To test whether Ubx plays a role in regionalising VL muscle innervation, we examined Ubx null mutants. The terminal differentiation of MN contacts on VL muscles did indeed show segment-specific defects. VL innervation in T3 and A1 did not seem to be affected, possibly due to low Ubx expression levels in VL muscles and the RP MNs of segments T2 and T3 that innervate them (Fig. S1). In abdominal segments A2 to A7, however, we found that innervation of VL1 was either lost or strongly reduced (Fig. 3B). We assigned different categories to characterise the phenotype in more detail. The ‘T’-shaped connection normally seen on VL1 in wild-type embryos was classified as ‘correct contact on VL1’ (Fig. 3A). In Ubx1 mutants, only 10.3% of analysed hemisegments (n=97) fall into this category (Fig. 3C; Table S1). The other connections were either reduced (category ‘reduced contact with VL1’; 25.8%; only thin Fas2 signal on VL1 that does not bifurcate in a ‘T’ shape, see insets in Fig. 3B,C) or completely lost (category ‘no contact on VL1’; 53.6%; Fig. 3B,C). The category ‘misrouting’ comprises innervations that could not be attributed to any of the above categories and often involved ectopic contacts with other nerves, most often with the TN. It also included completely aberrant projections, which spread over the VL muscle field. The effects described above in the Ubx1 null mutants were also seen in transheterozygote Ubx1/Ubx6.28 animals (Fig. 3C; Table S1), implying a specific and novel role for Ubx in this process.
Ubx and the abdominal Hox gene abdominal A (abdA) have been shown to function redundantly in several contexts (Dixit et al., 2008; Michelson, 1994). Although Ubx mutants alone show a strong VL1 innervation phenotype, we wanted to test whether abdA makes any contribution to this developmental event. As anticipated, VL1 innervation showed no significant changes in abdAMX1 mutants (Fig. S2; Table S1).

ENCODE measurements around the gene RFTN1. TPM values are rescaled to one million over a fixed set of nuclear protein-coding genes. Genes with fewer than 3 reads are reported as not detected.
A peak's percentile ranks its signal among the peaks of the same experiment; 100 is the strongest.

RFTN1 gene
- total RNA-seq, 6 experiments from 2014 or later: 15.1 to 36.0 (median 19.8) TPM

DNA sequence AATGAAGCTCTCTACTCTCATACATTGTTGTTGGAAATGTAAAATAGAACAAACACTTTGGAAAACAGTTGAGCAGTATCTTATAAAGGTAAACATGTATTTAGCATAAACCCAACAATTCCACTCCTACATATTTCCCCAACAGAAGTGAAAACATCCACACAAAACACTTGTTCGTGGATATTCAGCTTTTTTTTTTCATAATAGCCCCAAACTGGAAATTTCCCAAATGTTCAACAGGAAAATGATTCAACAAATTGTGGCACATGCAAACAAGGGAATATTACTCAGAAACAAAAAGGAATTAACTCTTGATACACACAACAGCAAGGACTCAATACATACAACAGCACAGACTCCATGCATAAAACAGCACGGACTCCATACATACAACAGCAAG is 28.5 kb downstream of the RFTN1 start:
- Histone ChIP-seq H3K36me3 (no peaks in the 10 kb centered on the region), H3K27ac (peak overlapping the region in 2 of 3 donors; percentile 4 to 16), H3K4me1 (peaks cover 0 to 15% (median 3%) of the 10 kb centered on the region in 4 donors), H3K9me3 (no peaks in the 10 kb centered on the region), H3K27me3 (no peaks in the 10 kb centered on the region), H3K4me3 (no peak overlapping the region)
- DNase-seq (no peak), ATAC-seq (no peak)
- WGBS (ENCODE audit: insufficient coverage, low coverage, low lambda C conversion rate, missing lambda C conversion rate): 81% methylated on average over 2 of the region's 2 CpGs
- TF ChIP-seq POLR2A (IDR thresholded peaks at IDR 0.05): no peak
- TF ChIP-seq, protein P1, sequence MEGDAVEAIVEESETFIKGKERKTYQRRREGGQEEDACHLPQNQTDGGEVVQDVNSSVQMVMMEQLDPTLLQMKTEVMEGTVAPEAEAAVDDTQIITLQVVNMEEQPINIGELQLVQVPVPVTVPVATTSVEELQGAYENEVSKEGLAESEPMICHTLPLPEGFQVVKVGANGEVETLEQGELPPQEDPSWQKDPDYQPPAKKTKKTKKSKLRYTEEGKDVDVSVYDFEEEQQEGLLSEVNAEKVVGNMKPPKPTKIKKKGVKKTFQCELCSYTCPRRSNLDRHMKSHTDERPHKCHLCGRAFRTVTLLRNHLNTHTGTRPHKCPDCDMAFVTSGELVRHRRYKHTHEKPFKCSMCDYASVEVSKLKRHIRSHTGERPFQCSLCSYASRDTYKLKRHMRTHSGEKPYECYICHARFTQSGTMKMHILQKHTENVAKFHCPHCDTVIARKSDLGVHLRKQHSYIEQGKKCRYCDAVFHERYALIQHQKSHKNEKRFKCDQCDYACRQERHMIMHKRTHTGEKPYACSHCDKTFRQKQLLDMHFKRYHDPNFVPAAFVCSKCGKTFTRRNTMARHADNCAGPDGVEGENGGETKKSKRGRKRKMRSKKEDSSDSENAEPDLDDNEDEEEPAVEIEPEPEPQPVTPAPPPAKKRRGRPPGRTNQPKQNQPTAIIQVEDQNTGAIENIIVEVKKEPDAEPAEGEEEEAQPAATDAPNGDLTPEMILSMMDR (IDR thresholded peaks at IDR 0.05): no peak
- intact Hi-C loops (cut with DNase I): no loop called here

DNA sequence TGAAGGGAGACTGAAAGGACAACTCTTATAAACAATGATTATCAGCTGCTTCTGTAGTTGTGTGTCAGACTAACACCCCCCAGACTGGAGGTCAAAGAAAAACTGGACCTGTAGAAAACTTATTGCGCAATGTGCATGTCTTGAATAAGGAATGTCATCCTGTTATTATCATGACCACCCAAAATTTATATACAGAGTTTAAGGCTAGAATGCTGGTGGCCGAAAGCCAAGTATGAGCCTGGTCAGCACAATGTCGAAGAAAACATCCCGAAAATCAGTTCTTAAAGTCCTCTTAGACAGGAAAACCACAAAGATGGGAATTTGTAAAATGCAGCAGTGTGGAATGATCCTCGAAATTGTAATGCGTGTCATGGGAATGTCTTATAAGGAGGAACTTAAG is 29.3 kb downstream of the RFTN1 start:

To exclude the possibility that the VL1 innervation phenotype observed in Ubx mutants is due to loss or temporal mis-specification of RP MNs, we performed anti-Hb9 staining (Broihier et al., 2002) (Fig. S3). All RP MNs were present from A1 to A7 in Ubx1 mutants. Specifically RP5, which co-innervates VL1, could clearly be visualised with anti-Hb9 and anti-Cut double staining (Tran and Doe, 2008). Taken together, these data indicate an as-yet-unknown role of Ubx in regulating innervation of VL muscles.
Ubx regulates muscle-specific expression of factors required for proper VL1 innervation
We next investigated by which mechanism Ubx might regulate VL muscle innervation. The reduced innervation of VL1, with VL1-MNs stalling on VL2, that we observed in Ubx mutants was also reported for embryos mutant for Wnt4, a member of the Wnt family of signalling molecules (Inaki et al., 2007) (Fig. S2; Table S1). Furthermore, the same study revealed differential Wnt4 expression between VL1 and VL2, with higher expression levels in VL2. Sulf1, a sulfatase implicated in the regulation of Wnt and BMP gradients at the neuromuscular junction (NMJ) (Dani et al., 2012; Inaki et al., 2007), was also found to be expressed at higher levels in VL2 than in VL1 (Inaki et al., 2007). As the Ubx and Wnt4 mutant phenotypes are remarkably alike, and as Hox genes have been shown to regulate Wnt4 in the visceral mesoderm of Drosophila embryos (Graba et al., 1995), we wondered whether Ubx might be regulating Wnt4 and Sulf1 expression in the VL muscles.